Federal Heritage Minister James Moore obviously has different community standards than the Internet audiences of tou.tv. He has taken umbrage to a program called Hard on the French language tou.tv website platform. The ‘made in France’ program is provided by Radio-Canada’s radio wing in cooperation with a group of French-language television channels. Mr. Moore says the program is pornographic. He also says, for some reason, that it is directed to children. All he will probably do by saying that is send a lot of youngsters to the website to find out what the fuss is about.
What the youngsters will find out is that the program can be quite boring. The actors deal with adult subjects. Sex is also an adult subject. Regrettably, Mr. Moore might not understand that. It is quite possible that somebody showed him an out-of-context clip from one of the episodes and he thought he was watching something that was pornographic.
But the Minister might not be aware of the considerable expertise and thought that the Supreme Court has given to the question of community standards. What it really boils down to is that there is nothing wrong with sex between consenting adults. Sex that includes brutality is wrong. The court also believes showing sex that degrades women is wrong. We expect that showing sex that degrades men would be equally wrong. The problem therefore is with the Minister. If Mr. Moore has a problem or did not understand a sex act that was shown or simulated, he should say so.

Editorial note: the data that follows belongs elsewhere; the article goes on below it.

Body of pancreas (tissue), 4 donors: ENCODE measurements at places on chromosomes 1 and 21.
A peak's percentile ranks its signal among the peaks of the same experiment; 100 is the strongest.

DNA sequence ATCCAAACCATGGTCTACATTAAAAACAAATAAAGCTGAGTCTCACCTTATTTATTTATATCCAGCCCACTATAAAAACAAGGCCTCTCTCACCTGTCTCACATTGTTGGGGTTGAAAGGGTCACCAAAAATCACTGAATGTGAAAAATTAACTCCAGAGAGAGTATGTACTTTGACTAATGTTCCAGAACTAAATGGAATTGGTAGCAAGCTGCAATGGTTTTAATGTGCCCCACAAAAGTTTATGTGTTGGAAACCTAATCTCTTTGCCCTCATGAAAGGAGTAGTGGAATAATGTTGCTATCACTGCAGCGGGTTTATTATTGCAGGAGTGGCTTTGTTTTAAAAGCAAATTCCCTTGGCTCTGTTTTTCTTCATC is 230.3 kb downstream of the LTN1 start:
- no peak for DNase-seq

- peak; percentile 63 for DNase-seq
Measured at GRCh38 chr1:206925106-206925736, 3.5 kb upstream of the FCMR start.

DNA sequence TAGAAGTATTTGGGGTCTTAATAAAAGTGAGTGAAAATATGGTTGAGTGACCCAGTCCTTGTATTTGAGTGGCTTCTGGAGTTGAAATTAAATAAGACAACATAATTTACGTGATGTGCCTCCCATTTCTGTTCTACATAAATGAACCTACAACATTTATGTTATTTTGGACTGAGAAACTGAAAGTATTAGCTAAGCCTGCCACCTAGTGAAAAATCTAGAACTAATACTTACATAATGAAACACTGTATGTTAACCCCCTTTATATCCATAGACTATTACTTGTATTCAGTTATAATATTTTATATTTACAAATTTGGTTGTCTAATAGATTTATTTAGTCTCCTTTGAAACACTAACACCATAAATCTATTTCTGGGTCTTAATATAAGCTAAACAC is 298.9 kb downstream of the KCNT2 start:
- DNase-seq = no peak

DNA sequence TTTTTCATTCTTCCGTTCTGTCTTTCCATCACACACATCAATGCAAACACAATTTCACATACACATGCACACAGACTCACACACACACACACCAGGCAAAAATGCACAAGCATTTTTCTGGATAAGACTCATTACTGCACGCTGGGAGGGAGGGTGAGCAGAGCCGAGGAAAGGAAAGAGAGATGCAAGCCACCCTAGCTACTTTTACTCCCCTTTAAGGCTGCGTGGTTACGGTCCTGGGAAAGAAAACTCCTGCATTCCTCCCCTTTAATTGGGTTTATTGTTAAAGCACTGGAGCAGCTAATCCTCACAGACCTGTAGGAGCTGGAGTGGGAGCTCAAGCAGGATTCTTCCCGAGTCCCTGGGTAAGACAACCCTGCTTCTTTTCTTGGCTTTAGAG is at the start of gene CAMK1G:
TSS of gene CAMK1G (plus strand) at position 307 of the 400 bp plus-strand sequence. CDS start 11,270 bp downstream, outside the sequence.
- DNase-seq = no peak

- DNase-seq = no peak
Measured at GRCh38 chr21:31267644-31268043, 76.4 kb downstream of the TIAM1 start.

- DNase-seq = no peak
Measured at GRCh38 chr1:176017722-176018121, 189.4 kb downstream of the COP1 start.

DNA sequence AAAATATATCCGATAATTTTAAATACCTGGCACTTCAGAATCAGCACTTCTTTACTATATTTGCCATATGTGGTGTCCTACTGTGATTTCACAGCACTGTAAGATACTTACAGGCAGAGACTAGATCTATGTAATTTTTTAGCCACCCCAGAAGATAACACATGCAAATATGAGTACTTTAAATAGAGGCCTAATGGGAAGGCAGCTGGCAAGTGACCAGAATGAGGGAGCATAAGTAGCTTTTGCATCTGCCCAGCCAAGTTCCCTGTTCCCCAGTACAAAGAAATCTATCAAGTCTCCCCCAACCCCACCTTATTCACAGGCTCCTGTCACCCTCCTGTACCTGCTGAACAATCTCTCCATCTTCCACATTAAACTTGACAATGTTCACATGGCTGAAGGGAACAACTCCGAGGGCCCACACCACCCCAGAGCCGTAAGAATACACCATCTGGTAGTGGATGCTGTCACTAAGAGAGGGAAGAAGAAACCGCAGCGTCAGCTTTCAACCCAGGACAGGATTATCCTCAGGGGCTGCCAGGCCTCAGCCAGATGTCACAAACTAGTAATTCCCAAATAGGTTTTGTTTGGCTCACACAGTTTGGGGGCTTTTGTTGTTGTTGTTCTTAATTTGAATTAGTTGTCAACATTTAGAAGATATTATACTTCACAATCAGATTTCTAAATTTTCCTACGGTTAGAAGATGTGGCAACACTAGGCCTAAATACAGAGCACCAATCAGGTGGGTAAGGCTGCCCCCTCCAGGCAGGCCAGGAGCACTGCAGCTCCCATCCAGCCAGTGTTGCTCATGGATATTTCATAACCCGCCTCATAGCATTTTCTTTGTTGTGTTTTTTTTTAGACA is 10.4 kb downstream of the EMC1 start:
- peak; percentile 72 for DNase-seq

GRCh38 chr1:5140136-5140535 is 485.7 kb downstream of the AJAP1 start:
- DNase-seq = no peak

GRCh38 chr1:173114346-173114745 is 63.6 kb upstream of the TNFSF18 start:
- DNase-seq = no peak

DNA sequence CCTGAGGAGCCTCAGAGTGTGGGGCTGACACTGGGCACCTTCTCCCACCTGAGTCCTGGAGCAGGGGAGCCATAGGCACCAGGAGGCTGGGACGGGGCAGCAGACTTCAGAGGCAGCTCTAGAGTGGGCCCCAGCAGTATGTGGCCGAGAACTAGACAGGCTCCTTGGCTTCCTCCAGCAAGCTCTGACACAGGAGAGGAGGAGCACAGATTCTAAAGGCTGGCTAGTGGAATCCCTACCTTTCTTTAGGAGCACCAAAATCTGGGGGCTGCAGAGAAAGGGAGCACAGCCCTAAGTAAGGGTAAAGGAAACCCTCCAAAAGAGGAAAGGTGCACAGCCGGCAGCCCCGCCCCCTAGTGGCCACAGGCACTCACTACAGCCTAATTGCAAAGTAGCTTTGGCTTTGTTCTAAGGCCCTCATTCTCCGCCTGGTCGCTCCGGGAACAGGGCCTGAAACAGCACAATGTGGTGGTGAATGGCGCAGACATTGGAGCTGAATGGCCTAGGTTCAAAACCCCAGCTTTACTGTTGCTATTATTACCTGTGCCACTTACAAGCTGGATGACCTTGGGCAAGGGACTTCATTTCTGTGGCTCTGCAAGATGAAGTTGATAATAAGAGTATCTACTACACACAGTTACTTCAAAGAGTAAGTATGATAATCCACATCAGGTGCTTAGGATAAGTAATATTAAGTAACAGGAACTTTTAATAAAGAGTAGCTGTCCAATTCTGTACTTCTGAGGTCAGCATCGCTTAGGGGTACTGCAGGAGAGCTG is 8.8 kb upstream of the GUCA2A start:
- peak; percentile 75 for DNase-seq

It hardly needs to be said that one couple’s pleasant dalliance can be a prurient person’s pornography.
What is also interesting about this business is that the Minister’s statement and a supporting release from the Prime Minister’s Office were distributed by Sun Media. Few people in the news business in Canada could be unaware that Pierre Karl Péladeau’s Sun Media wishes nothing more than to destroy Radio-Canada. Sun Media does not like the competition from the public network.
Sun Media’s owner also owns ATV the largest French-language television network in Canada as well as the struggling Sun TV. Sun TV is the network that recently wanted to show a citizenship ceremony and snapped its fingers and the Conservatives had a group of federal employees perform for the cameras. It should also be noted that M. Péladeau also owns newspapers across Canada including our Babel Examiner and the blatantly separatist Le Journal de Montréal. His English language media are very supportive of Prime Minister Harper’s Conservatives. He is a businessman. He covers all the angles.
The Heritage Minister is probably annoyed that he does not have control of the CBC. He would probably like the CBC to be as friendly to his government as the English-language Sun Media outlets. We can only hope that is never going to happen.
Copyright 2012 © Peter Lowry
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